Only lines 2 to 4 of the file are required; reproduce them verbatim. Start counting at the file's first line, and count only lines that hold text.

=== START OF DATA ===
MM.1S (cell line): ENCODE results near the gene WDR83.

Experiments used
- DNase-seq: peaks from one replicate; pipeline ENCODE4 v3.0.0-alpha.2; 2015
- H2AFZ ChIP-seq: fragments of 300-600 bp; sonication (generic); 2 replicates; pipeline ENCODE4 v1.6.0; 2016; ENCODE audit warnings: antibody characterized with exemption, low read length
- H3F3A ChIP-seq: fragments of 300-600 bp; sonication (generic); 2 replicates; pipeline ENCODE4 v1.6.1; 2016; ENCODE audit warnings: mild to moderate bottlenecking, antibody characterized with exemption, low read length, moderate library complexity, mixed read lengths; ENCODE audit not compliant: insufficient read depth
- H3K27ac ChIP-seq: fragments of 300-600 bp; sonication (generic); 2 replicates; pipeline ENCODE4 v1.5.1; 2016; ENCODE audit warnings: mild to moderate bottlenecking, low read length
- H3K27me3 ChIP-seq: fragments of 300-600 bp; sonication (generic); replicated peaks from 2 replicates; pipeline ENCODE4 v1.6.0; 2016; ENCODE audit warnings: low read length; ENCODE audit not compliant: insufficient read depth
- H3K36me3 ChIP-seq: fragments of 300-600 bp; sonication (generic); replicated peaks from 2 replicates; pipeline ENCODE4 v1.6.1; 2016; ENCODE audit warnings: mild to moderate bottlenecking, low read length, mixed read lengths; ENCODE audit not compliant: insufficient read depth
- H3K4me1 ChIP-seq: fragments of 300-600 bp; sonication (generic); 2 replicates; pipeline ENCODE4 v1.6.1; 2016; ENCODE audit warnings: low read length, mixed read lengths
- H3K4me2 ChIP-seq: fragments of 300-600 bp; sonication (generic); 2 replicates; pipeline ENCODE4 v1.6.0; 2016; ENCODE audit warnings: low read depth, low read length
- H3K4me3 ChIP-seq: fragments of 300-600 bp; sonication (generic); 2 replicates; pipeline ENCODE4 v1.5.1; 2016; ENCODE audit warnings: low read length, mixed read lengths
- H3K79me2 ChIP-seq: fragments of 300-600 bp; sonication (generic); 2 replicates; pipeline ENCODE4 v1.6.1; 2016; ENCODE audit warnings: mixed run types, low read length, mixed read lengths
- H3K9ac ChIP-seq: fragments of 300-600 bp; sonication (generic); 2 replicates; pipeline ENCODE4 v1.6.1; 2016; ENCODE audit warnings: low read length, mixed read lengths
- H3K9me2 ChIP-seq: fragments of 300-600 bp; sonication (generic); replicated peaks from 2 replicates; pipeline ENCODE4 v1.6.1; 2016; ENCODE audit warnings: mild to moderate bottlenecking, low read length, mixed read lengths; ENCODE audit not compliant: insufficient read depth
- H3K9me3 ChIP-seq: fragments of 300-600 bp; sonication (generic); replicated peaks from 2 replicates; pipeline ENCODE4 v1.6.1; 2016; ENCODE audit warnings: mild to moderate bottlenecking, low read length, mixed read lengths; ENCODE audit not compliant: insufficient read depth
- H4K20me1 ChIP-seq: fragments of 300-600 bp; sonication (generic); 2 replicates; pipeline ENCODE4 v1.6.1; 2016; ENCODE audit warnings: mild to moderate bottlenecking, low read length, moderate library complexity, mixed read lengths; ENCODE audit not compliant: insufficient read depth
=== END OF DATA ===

Experiments used
- DNase-seq: peaks from one replicate; pipeline ENCODE4 v3.0.0-alpha.2; 2015
- H2AFZ ChIP-seq: fragments of 300-600 bp; sonication (generic); 2 replicates; pipeline ENCODE4 v1.6.0; 2016; ENCODE audit warnings: antibody characterized with exemption, low read length